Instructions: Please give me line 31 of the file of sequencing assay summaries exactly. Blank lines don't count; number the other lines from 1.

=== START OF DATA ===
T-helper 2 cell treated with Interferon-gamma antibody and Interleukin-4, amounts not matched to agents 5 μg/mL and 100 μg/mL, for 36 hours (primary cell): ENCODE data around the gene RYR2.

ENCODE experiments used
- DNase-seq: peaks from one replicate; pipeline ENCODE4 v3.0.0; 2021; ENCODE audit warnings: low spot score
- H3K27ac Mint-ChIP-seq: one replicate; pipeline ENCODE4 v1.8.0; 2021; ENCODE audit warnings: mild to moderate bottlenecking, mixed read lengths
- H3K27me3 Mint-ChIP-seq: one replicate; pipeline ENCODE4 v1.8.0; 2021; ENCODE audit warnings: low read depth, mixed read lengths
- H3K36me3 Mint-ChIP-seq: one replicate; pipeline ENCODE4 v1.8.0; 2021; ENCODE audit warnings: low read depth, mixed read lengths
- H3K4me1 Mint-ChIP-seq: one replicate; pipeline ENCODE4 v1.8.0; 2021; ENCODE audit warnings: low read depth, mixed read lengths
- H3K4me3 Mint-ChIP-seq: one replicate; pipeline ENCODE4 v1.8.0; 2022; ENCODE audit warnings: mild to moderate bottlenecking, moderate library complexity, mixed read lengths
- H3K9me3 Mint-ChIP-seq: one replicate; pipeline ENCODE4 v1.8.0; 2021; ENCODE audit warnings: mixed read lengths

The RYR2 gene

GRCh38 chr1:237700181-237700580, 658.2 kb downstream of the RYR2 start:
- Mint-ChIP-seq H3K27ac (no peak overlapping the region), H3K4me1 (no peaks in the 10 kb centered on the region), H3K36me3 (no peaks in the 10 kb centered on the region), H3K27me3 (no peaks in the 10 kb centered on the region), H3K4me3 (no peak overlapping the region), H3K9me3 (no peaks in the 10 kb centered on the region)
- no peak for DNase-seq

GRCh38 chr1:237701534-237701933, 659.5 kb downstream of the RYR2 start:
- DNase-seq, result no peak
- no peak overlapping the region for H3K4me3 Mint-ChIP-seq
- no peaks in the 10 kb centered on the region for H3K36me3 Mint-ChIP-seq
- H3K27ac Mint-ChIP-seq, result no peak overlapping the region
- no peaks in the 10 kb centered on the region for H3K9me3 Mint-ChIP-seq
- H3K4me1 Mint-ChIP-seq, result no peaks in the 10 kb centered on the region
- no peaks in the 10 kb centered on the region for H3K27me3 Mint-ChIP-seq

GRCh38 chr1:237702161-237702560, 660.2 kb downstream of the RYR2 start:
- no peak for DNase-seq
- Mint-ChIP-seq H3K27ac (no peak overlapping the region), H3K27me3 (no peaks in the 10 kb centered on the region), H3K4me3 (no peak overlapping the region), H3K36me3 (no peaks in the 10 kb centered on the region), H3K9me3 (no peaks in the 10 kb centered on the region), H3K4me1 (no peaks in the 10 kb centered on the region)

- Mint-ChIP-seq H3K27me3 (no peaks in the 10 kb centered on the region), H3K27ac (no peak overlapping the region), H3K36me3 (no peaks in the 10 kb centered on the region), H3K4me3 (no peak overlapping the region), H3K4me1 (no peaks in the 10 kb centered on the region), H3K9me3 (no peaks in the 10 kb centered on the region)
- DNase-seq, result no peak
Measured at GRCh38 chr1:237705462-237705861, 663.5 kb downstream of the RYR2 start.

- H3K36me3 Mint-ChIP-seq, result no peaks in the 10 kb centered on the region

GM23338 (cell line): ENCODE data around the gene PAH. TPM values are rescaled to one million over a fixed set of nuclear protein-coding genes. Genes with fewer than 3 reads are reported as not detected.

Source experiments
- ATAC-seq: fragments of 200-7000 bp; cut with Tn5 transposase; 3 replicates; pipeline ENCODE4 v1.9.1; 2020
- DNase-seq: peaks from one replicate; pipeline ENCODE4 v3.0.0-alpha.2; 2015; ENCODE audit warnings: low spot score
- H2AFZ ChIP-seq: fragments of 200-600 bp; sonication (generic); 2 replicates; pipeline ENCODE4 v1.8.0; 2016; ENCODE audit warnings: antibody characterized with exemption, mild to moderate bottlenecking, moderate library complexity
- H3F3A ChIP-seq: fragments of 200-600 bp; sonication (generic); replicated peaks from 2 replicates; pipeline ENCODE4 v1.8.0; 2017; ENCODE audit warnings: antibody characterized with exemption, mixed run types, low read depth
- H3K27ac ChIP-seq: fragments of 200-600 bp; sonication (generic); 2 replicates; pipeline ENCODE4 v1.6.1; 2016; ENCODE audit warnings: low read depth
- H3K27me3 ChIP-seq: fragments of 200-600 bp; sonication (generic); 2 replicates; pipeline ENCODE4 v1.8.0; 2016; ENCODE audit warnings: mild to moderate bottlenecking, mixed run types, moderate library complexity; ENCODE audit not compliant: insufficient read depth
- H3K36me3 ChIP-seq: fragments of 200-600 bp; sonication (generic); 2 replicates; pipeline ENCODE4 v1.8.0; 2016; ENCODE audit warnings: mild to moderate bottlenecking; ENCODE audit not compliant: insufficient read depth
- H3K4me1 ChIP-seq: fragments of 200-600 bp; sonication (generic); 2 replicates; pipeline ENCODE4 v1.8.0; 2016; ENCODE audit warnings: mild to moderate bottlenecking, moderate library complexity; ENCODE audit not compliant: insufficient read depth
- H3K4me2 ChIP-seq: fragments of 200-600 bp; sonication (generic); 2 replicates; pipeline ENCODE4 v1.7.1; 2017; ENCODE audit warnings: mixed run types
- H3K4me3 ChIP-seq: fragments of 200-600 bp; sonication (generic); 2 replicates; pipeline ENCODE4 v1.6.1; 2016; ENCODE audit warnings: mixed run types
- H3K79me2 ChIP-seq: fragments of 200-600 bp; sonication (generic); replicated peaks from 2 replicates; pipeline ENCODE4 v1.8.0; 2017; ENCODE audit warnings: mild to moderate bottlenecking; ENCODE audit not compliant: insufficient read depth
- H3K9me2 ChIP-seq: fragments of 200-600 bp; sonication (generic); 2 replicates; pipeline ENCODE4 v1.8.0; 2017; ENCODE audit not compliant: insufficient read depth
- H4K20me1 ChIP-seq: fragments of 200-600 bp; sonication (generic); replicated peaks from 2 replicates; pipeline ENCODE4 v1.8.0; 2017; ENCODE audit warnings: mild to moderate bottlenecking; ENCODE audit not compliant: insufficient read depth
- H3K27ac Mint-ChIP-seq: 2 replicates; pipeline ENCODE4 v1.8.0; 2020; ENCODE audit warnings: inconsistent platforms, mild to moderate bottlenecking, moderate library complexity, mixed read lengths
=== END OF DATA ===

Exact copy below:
- ATAC-seq: fragments of 200-7000 bp; cut with Tn5 transposase; 3 replicates; pipeline ENCODE4 v1.9.1; 2020